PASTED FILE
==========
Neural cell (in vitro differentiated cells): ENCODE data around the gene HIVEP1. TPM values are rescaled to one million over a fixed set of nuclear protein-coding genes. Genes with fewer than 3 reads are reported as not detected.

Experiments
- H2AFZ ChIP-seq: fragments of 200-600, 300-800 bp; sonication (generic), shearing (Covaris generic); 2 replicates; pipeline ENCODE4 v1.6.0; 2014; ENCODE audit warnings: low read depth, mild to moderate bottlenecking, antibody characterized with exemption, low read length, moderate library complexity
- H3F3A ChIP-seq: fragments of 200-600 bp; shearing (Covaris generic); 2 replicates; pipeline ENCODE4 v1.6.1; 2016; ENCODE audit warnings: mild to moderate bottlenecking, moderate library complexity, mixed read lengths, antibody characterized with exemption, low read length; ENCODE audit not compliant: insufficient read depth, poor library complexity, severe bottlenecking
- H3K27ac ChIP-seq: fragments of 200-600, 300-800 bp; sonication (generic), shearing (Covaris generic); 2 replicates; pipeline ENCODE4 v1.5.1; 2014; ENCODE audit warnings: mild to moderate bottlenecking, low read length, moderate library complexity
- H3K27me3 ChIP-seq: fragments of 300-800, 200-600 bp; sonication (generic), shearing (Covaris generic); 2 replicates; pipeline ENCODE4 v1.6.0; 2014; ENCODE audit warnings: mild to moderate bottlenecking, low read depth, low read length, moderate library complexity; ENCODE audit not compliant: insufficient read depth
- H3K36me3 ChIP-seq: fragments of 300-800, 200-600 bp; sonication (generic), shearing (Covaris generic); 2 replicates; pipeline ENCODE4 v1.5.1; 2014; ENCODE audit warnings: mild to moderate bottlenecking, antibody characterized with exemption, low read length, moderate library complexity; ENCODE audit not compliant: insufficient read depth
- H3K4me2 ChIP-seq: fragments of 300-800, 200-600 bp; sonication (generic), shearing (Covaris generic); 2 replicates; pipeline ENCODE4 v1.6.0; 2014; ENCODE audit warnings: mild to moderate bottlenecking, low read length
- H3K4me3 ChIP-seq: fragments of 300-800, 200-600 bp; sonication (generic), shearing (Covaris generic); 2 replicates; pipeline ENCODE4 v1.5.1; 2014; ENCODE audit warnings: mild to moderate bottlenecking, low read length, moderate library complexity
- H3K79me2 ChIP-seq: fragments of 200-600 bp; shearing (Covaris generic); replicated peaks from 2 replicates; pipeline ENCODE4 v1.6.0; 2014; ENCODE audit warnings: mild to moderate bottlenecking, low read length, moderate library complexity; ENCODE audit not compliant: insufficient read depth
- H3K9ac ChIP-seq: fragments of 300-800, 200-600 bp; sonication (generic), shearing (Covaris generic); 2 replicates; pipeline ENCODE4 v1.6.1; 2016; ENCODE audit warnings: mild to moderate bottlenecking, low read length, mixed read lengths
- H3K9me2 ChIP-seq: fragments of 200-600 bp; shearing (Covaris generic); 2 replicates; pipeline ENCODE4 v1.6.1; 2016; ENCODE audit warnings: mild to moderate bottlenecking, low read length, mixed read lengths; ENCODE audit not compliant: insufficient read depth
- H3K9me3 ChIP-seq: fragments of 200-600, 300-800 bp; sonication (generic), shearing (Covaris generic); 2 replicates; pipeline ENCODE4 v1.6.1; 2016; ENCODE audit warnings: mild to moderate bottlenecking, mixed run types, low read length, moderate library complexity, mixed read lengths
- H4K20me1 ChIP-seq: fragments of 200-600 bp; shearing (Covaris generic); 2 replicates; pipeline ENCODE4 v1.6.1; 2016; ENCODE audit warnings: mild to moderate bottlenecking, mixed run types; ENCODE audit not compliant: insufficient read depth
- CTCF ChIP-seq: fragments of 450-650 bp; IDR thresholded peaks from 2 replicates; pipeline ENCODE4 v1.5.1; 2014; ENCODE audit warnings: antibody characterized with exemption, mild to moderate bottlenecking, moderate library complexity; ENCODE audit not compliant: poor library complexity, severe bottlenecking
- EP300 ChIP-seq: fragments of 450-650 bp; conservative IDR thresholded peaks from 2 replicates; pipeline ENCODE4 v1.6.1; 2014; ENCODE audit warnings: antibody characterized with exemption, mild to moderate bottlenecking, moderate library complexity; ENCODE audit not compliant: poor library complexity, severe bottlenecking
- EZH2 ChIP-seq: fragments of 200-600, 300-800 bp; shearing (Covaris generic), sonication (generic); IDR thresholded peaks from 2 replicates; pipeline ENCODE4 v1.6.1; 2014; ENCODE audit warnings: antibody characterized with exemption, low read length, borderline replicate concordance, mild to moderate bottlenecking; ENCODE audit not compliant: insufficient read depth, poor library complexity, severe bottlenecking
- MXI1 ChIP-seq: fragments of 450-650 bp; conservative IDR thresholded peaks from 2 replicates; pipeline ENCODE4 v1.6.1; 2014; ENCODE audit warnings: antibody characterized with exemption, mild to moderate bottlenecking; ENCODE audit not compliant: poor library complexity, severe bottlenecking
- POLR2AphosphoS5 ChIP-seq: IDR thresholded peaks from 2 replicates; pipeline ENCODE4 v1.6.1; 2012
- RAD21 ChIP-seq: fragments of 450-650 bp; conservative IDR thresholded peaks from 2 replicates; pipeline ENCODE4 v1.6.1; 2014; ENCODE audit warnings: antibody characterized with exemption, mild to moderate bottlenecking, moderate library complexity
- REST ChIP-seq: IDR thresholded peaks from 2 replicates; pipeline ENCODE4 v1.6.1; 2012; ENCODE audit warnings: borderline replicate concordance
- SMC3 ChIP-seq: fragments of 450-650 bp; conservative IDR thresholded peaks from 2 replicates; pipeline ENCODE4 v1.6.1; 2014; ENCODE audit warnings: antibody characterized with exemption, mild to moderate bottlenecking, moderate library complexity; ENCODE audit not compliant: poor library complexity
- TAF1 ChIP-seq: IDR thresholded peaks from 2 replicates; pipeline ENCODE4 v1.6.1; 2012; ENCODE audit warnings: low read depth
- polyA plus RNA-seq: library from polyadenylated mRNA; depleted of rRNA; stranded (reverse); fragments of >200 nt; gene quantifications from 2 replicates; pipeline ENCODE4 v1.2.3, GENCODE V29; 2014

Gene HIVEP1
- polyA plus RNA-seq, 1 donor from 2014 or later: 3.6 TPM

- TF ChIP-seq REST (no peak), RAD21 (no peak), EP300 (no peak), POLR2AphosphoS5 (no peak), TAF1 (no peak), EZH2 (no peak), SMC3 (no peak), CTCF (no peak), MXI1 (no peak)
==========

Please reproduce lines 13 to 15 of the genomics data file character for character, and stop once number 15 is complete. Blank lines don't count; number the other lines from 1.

- H3K9me3 ChIP-seq: fragments of 200-600, 300-800 bp; sonication (generic), shearing (Covaris generic); 2 replicates; pipeline ENCODE4 v1.6.1; 2016; ENCODE audit warnings: mild to moderate bottlenecking, mixed run types, low read length, moderate library complexity, mixed read lengths
- H4K20me1 ChIP-seq: fragments of 200-600 bp; shearing (Covaris generic); 2 replicates; pipeline ENCODE4 v1.6.1; 2016; ENCODE audit warnings: mild to moderate bottlenecking, mixed run types; ENCODE audit not compliant: insufficient read depth
- CTCF ChIP-seq: fragments of 450-650 bp; IDR thresholded peaks from 2 replicates; pipeline ENCODE4 v1.5.1; 2014; ENCODE audit warnings: antibody characterized with exemption, mild to moderate bottlenecking, moderate library complexity; ENCODE audit not compliant: poor library complexity, severe bottlenecking